Saturday, November 7, 2009
Everybody Have Fun Tonight. Everybody Wang Chung Tonight.
THIS OPINIONATED REVIEW IS FULL OF SPOILERS. I HOPE IT RUINS THE MOVIE FOR YOU.
First of all for my excuses, I did not watch this movie in the atmosphere that the film makers probably thought it should be watched in. I was at my office desk in the middle of the day after lunch, trying hard to listen closely to every little sound that would occur over the noise of people walking around and talking everywhere (aka working).
Second of all, OF COURSE this movie is compared heavily to "The Blair Witch Project", the movie that was released 10 years earlier, under SIMILAR pretenses and filming styles. I was not scared of "The Blair Witch Project", not even a little bit. I am much more scared of the stories of the "White Lady" and stuff told between friends and the such.
I didn't think this movie was scary. I know everyone is going to say that it's because I didn't watch it right, and if I had seen it at night, and had to go home and think about it at the end of the night, I'd be scared of it. I'm pretty sure that would have happened. Lots of times, just randomly, I think of these things anyway. I don't need a movie to make the Boogey (does that spelling make anyone else think of "boogers"?) Man come out and night... at least in my mind. Movies like this just make it seem as if my imagination is true to life, because it's happened to people. REALLY IT DID. Maybe the thing that really scared me the most is the fact that they claim the paranormal activity is a demon. Dude. I'm Catholic. I'm not devout, but I believe on the basis of faith. That means I believe that God exists, Jesus exists, Satan exists, and all the other "paranormal" beings that inhabit my faith and religion (angels, demons, etc.). If I really thought about it though, if Satan is the Fallen Angel, Lucifer...aren't all the demons and what not who do the bidding of the Lord of the Flies just fallen angels who thought they were going to rule Heaven? I guess in the end though, that has nothing to do with the power they MAY have over mere human mortals.
After thinking about my lack of fear and going back and taking another look at a couple of scenes, I have come up with the following list of things that helped me not be as scared as I should have been.
This will be my biggest complaint here. The dude started out promising. He went and got a camera to document the creepy, unexplained things happening around his house. He continued this mind set, documenting EVERYTHING on the basis that it NEEDED to be documented or else people wouldn't believe it. I applaud that logic whole heartedly. He's right. If later in the movie, they tried to prove it to someone who didn't believe, they'd be thinking, "Darn! Why didn't we think to record any of this stuff?" Micah beat it to the punch. However, he quickly became a douche.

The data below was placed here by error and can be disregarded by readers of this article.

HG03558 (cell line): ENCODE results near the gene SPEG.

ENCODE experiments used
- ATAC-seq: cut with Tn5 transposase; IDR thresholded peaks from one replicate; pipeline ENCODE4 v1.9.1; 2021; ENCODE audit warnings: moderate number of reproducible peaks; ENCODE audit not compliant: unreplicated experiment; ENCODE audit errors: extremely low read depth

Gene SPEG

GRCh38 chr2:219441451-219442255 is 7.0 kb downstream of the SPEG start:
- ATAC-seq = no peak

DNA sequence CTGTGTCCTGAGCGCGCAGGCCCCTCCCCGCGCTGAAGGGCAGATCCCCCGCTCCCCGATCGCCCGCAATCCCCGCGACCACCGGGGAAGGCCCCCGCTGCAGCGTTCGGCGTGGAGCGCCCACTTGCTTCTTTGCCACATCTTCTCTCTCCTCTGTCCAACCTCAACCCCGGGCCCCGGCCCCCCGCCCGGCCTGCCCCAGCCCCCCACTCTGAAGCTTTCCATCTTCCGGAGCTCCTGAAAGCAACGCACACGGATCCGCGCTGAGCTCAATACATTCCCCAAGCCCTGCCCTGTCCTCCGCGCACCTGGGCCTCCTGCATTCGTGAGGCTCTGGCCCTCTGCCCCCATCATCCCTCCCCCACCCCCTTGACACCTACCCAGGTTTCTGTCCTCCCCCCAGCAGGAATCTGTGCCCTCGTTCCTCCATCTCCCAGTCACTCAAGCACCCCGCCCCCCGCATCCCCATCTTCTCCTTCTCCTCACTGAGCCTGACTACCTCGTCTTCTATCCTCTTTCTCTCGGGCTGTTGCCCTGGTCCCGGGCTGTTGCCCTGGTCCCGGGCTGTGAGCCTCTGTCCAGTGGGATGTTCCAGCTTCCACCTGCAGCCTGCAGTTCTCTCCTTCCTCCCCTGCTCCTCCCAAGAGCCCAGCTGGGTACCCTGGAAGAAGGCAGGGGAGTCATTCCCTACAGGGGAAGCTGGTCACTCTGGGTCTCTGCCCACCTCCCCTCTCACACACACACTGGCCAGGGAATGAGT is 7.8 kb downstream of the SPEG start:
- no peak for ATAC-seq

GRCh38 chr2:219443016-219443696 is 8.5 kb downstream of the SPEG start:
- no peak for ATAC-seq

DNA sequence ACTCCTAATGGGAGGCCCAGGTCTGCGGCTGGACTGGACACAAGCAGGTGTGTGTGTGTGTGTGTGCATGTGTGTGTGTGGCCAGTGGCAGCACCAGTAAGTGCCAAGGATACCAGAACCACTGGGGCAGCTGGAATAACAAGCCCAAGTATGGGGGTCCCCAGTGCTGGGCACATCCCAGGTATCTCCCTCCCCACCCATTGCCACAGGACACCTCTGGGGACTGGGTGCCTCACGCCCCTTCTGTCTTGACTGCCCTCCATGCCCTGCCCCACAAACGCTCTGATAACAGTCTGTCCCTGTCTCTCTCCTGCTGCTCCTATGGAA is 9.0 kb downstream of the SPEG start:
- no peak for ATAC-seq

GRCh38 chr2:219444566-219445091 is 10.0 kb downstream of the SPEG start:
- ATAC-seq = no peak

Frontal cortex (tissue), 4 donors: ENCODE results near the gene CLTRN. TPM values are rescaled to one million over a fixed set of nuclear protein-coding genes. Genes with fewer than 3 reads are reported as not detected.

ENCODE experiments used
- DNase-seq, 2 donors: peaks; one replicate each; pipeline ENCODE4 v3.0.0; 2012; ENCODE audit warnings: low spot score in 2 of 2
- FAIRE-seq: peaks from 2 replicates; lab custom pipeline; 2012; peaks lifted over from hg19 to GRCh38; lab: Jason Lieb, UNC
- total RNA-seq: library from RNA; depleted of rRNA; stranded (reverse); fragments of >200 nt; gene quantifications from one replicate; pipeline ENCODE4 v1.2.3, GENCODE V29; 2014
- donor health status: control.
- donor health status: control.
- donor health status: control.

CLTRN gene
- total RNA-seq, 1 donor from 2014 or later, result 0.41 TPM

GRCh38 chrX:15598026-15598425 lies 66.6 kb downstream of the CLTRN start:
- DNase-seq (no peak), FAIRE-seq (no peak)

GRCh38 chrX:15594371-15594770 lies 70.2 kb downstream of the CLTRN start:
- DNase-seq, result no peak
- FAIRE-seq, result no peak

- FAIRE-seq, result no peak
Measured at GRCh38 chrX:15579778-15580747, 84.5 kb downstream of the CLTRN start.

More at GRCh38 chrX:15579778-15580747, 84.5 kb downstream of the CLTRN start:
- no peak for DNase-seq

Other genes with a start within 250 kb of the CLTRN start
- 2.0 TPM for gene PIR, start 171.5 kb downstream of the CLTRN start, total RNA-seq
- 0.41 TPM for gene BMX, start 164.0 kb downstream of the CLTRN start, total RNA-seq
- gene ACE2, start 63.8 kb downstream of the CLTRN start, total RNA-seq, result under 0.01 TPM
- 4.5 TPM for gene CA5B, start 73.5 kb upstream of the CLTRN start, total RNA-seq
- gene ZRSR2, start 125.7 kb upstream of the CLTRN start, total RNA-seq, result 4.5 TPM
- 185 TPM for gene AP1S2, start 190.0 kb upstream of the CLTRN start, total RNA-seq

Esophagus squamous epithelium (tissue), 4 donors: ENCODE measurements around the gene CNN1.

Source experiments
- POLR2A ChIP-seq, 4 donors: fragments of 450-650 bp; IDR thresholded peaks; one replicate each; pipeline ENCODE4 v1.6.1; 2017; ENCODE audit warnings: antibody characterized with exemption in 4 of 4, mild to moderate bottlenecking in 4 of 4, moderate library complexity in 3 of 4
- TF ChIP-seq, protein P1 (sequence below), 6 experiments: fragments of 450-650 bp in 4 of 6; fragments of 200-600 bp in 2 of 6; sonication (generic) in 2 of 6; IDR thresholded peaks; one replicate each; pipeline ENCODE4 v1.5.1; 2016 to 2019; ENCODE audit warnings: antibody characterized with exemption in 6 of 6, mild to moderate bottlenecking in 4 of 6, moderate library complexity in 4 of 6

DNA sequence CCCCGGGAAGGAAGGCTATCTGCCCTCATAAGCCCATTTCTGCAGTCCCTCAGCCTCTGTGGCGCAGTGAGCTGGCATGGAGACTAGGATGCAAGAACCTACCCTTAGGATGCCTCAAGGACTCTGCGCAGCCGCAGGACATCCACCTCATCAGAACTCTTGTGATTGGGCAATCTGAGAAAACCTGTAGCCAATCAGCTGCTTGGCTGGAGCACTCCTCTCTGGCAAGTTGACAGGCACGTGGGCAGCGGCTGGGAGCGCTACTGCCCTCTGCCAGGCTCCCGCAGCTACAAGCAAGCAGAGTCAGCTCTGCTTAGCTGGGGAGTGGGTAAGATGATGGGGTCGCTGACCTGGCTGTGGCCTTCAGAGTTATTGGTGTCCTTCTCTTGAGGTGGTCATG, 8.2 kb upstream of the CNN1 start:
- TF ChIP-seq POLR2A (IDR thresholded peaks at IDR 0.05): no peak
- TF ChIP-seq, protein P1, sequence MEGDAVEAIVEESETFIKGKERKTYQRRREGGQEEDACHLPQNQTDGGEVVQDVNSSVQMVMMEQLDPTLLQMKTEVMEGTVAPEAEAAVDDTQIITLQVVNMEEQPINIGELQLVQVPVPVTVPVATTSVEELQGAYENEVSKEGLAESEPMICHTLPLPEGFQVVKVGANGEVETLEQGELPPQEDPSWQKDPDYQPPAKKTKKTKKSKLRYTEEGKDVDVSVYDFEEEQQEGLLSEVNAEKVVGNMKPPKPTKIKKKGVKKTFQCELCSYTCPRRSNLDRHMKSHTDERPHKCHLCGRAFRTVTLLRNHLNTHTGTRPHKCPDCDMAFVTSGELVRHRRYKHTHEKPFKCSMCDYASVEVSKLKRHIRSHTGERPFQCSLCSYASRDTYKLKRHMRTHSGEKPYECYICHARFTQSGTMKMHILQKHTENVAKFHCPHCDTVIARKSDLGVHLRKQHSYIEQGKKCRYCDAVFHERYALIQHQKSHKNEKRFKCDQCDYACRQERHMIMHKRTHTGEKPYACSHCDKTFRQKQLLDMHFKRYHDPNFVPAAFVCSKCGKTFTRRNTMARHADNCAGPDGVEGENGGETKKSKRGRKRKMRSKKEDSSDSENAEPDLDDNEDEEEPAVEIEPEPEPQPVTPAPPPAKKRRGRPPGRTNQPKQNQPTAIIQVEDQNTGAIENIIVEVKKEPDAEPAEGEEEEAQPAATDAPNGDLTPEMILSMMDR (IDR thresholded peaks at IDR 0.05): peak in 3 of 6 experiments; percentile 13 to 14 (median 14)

I get the whole "tough guy" act that he put on. For one thing, his girlfriend was honestly scared of whatever demonic forces were at work here, believing that it's followed her around since she was a young girl. You have to put on the tough guy act in order to put her at ease and, as much as possible, make her feel like you could protect her. For another thing, maybe Micah was a little bit scared also, but didn't want to believe it or show it. Thus he puts on the charade of being a tough guy to show his woman he's not scared, and to show himself as well. BUT...he took it too far. He didn't want to ask for help. He taunted the demon into pushing them farther (I think he even said this one time, plus other phrases like "come and get it", etc.). This is not an episode of The Simpsons Tree House of Horror where Bart taunts "The Shining" House into making it bleed blood on his command because he owns the house (I love that episode. What a perfect argument against the unholy terrors in the night.). I don't care if it's YOUR house, big man. Who cares? You think the demon cares that your name is on the deed to the property? Is the demon saying to himself, "Well, shit, he's paying the mortgage and he has all these official documents. He MUST be able to protect the house against my powers. I guess I should stop." Yeah, basically, he took the act too far and made himself a wholly unbelievable character as the movie went on. Even if I liked his baby powder idea (but what was the point of that? To prove it was really there to themselves? They didn't believe it already?).
Near the end, once Katie is starting to lose will power and control of herself, what was Micah's deal with the cross? Katie was catatonic and had a cross in her hand, and her hand was bloody. Micah freaks and takes the cross and cleans Katie up, exclaiming that he has had enough. So what is his defiant step to show he's had enough? He takes the cross.... And throws it into the fire place. Right. That's going to help. The cross is a symbol of evil, demonic forces, and Katie didn't pick it up because she was trying to protect herself from the evil; the evil possessed her and made her pick it up because crosses just make the demon feel at home. Dude. Why would you throw a cross into a fire? I don't care if you're Christian or not; you know what a cross symbolizes, and it's not evil, demonic forces.
SAW THE FORESHADOWING; GUESSED THE ENDING
I did. I often do this to myself. I'm sitting there enjoying a movie, but then something happens to my subconscious mind. I catch something in the movie, something small and trivial. Maybe I was meant to catch it, maybe I wasn't. But as soon as it moved from my subconscious to my conscious mind, I developed a hypothesis to what would occur later in the movie, and I was right 100% of the time. I'm not saying I'm super perceptive or more so than everyone else; there are plenty of other people who caught these things in the movie also and came to the same conclusions. I'm just saying, whenever this happens to me, it always ruins the movie and its ending, and I end up not liking the movie as much as I thought I should have.